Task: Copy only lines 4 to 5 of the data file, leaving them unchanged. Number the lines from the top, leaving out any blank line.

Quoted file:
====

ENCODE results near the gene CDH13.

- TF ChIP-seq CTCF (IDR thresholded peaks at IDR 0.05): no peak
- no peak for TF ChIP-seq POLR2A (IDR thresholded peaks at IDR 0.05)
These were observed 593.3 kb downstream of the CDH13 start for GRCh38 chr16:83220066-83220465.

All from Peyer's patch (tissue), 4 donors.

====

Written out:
These were observed 593.3 kb downstream of the CDH13 start for GRCh38 chr16:83220066-83220465.

All from Peyer's patch (tissue), 4 donors.